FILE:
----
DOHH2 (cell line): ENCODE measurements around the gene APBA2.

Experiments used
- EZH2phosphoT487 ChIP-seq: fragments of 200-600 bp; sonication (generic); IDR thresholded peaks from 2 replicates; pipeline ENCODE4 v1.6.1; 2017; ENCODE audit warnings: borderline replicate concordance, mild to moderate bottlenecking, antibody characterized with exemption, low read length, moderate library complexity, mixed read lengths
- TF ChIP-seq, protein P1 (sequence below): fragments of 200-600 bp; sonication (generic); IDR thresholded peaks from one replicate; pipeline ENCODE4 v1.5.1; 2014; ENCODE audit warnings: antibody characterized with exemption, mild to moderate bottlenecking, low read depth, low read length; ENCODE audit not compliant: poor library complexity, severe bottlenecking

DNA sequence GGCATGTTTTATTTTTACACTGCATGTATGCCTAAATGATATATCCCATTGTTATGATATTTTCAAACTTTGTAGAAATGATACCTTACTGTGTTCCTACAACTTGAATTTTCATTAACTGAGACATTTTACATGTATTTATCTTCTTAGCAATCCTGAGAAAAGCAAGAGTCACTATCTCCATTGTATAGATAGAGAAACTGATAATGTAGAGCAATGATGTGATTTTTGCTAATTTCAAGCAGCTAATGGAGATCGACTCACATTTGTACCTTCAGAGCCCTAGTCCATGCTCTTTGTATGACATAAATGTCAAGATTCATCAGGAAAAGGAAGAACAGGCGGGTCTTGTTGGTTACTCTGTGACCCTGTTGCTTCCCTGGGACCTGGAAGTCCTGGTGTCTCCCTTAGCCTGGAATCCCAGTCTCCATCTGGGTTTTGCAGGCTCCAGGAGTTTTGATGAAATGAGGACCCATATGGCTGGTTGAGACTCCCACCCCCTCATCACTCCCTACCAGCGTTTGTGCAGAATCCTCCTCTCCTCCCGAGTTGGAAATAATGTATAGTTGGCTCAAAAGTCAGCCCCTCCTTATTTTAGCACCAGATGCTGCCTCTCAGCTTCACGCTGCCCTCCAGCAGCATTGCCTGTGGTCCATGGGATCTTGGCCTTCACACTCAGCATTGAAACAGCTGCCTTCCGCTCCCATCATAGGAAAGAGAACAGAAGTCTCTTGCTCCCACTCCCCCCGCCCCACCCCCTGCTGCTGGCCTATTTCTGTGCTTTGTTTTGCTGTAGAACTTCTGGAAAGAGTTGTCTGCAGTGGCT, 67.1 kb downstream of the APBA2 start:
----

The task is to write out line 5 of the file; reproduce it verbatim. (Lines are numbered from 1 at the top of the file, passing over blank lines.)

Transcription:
DNA sequence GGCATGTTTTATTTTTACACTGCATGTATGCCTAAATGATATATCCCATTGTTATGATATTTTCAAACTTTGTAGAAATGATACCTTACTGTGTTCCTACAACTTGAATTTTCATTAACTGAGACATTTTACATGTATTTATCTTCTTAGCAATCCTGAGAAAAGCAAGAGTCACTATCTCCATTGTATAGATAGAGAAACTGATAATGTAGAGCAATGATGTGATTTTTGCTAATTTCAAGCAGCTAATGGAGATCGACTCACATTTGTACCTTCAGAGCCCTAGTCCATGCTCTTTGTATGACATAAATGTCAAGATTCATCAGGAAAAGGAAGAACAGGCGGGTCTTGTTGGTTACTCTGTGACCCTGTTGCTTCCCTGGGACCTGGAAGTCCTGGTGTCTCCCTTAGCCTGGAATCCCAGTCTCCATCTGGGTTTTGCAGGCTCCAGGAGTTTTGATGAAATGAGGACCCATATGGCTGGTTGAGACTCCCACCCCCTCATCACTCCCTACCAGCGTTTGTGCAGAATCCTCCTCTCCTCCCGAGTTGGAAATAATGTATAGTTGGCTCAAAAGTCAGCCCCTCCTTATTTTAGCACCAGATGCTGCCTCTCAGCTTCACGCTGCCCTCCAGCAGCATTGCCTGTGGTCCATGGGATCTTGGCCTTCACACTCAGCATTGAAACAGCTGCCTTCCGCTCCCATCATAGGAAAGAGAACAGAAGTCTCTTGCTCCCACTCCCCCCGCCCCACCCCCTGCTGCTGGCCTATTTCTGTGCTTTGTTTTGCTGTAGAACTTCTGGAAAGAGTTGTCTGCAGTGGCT, 67.1 kb downstream of the APBA2 start: